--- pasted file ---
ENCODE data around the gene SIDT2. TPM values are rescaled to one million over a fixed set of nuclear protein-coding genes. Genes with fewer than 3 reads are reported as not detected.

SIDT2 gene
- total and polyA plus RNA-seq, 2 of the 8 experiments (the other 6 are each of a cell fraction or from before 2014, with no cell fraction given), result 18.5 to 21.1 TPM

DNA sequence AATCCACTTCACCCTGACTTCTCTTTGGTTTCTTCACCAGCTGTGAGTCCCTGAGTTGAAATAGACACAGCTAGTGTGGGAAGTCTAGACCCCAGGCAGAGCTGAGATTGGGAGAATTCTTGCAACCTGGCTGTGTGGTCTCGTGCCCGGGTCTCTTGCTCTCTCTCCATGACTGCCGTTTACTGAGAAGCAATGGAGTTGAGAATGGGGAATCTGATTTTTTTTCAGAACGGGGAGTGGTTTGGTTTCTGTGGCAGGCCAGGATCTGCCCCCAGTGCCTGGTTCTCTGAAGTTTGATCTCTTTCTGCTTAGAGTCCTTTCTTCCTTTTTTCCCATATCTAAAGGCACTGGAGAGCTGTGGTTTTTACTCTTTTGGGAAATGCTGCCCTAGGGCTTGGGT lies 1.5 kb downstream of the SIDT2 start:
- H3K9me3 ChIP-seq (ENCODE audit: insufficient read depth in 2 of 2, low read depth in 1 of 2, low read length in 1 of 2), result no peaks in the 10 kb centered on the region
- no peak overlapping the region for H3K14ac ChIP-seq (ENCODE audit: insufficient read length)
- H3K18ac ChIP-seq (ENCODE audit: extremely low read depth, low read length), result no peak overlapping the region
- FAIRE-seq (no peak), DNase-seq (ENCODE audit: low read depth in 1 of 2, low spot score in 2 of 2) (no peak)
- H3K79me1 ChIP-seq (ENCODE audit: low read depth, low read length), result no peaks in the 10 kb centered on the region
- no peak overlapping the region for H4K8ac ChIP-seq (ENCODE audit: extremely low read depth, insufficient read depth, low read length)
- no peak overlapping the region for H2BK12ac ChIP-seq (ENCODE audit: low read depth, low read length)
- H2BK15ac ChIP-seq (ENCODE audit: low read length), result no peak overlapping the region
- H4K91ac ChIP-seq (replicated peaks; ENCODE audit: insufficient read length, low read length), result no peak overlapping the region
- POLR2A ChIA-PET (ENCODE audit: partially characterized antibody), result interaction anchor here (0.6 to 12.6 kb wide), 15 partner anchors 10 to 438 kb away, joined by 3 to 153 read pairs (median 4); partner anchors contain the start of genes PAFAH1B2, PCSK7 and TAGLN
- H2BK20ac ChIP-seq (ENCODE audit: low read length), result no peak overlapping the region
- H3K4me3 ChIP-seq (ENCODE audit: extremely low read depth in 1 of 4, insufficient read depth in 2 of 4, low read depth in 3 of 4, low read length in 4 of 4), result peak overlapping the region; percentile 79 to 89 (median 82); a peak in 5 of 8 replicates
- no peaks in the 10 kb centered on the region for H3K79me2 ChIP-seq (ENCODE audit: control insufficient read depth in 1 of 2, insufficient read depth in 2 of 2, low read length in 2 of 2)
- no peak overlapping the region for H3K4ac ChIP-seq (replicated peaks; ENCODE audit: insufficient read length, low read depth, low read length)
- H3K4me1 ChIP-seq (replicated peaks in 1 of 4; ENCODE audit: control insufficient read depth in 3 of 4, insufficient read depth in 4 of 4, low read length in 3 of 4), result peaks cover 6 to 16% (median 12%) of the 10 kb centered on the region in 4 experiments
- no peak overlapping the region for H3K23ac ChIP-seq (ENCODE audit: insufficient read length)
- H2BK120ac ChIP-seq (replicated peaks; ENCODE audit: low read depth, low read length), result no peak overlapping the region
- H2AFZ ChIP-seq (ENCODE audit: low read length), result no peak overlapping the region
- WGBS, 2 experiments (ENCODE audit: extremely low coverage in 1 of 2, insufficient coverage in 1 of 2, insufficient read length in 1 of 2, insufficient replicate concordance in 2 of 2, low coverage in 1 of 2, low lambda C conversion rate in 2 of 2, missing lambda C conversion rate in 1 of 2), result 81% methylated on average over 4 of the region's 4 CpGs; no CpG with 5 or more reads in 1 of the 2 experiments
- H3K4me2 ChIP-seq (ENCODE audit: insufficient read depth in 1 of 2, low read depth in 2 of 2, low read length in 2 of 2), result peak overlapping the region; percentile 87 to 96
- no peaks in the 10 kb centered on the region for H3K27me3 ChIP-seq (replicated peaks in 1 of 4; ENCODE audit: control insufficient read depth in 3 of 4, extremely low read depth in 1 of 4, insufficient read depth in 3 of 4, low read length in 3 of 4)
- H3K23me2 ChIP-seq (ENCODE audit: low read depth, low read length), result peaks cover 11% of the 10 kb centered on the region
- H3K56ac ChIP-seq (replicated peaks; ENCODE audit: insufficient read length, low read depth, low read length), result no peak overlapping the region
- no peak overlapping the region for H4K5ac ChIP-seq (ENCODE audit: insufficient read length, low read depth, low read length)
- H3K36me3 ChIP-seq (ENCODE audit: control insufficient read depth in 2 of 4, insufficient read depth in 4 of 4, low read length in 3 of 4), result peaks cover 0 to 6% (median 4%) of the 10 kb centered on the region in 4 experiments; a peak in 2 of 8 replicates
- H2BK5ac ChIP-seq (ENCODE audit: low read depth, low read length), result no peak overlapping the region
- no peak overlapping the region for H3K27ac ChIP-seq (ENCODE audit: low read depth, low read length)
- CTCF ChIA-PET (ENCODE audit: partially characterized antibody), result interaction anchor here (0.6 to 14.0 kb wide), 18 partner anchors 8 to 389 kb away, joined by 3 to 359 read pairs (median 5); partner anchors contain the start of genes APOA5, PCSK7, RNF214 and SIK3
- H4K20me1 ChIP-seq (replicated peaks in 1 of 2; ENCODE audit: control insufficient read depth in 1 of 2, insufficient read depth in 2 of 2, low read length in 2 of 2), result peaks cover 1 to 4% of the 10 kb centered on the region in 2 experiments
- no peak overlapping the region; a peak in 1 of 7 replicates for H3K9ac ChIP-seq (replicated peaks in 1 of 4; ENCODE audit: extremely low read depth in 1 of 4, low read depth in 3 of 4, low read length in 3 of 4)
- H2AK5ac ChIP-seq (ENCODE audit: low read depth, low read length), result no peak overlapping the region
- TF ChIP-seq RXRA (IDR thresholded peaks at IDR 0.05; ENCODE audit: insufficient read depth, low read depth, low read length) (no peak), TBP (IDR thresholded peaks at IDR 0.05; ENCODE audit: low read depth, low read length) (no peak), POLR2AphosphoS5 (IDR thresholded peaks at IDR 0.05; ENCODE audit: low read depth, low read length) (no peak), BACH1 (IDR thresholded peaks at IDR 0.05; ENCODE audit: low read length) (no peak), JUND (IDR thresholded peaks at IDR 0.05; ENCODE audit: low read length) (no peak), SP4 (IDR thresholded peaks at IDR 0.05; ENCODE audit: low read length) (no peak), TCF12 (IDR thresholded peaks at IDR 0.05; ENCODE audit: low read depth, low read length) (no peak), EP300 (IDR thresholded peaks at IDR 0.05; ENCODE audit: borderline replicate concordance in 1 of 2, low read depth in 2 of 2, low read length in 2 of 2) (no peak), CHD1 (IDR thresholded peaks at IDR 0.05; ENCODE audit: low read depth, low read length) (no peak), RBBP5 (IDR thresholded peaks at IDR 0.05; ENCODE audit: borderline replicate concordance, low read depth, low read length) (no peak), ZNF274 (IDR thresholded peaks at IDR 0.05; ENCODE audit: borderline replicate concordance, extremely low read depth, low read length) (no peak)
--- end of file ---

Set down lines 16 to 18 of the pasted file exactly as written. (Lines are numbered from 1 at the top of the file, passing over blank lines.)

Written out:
- H3K4me3 ChIP-seq (ENCODE audit: extremely low read depth in 1 of 4, insufficient read depth in 2 of 4, low read depth in 3 of 4, low read length in 4 of 4), result peak overlapping the region; percentile 79 to 89 (median 82); a peak in 5 of 8 replicates
- no peaks in the 10 kb centered on the region for H3K79me2 ChIP-seq (ENCODE audit: control insufficient read depth in 1 of 2, insufficient read depth in 2 of 2, low read length in 2 of 2)
- no peak overlapping the region for H3K4ac ChIP-seq (replicated peaks; ENCODE audit: insufficient read length, low read depth, low read length)